Reading the news in the FT that Merrill Lynch's Mark Hake, the longstanding construction industry analyst, has downgraded house builders was not good to hear.
But more worrying to the industry as a whole is that he seems to be suggesting industry volumes will drop by a quarter this year. That is huge. It is as large as the peak-to-trough fall in the housing recession of the early 1990s.
I haven't seen the detail of the note yet and imagine there must be some nuance in the definitions, but if what he appears to be suggesting turns out to be close to what actually happens on the ground, then a construction recession this year suddenly looks much more likely. Which leads me to believe I am missing something.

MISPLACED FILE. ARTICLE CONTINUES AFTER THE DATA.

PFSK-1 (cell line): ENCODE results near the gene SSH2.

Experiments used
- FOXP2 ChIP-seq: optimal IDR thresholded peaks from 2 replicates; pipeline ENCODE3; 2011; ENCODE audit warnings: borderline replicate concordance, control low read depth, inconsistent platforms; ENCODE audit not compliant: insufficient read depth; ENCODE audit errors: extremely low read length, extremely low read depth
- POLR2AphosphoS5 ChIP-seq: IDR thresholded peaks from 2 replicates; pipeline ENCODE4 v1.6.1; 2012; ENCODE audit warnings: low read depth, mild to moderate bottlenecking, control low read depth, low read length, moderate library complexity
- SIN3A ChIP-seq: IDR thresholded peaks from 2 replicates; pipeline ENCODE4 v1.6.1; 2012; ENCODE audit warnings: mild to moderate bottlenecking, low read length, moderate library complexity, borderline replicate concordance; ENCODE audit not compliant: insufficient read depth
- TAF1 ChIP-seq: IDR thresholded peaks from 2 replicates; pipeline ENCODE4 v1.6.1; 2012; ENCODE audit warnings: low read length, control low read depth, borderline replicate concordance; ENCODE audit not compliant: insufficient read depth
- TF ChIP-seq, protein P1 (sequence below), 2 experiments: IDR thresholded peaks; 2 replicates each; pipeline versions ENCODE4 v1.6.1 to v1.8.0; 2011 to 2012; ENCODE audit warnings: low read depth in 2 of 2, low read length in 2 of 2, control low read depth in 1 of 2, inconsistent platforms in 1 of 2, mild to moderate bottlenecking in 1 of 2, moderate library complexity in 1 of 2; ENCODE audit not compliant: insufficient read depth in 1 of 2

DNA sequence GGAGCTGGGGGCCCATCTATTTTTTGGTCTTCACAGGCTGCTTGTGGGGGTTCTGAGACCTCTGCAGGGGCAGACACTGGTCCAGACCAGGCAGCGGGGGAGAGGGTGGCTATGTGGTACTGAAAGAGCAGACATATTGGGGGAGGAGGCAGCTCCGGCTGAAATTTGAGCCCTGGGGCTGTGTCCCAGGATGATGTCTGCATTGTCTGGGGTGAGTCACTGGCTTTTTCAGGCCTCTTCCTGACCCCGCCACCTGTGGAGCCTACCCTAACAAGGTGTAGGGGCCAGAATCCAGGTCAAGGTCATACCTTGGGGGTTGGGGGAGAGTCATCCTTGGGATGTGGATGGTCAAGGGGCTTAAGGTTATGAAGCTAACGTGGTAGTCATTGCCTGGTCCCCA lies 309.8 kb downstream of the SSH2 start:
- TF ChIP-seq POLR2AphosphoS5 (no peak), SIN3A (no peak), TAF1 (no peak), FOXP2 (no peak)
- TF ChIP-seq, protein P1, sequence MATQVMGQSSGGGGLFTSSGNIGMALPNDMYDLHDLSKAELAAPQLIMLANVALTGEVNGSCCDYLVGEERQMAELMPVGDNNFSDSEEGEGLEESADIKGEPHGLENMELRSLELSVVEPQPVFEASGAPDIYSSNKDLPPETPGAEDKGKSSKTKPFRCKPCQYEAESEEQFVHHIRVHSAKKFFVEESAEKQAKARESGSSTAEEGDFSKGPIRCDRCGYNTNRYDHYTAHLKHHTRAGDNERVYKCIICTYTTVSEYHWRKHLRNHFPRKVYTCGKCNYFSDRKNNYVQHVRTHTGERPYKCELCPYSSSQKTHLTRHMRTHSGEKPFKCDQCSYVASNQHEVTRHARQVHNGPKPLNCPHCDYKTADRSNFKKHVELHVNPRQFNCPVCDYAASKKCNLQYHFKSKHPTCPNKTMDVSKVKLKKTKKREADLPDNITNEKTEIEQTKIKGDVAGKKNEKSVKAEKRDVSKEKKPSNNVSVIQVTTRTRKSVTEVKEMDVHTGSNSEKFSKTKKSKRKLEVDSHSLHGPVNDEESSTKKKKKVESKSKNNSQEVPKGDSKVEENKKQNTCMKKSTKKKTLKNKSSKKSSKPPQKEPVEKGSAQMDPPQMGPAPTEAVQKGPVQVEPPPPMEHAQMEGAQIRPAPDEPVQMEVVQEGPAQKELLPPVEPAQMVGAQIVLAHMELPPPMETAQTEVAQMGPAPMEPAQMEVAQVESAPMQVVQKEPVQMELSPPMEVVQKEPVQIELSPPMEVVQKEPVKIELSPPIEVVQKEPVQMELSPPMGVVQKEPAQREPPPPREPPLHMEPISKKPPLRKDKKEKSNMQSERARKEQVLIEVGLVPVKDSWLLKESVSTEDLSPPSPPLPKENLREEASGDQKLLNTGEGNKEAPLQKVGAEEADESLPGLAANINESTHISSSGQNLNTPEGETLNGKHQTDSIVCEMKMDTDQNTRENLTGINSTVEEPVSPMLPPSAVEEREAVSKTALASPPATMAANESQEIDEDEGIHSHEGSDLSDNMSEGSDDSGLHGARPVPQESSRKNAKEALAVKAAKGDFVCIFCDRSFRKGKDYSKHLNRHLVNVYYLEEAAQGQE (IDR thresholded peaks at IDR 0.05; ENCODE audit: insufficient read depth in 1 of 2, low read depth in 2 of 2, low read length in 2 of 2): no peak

But it is worth looking at the figures...
The private house building sector provided more than 16% of all construction work, amounting to £20 billion in current prices last year. This is a big hit.
So, roughly speaking, a 25% fall in house building actitivity would translate into a £5 billion or 4% drop in output overall.
The relationship between output in housing unit terms and output in construction terms is not linear and the impact on construction will very much depend on what sub-market (flats, luxury homes, retirement homes) is hit hardest. There is also the paradox that work on flats under construction may speed up with house builders keen to complete and sell asap.
So the impact is unlikely to be straightforward and simultaneous in time, place or by product.
But whichever way you cut it, on the face of it this report is very scary.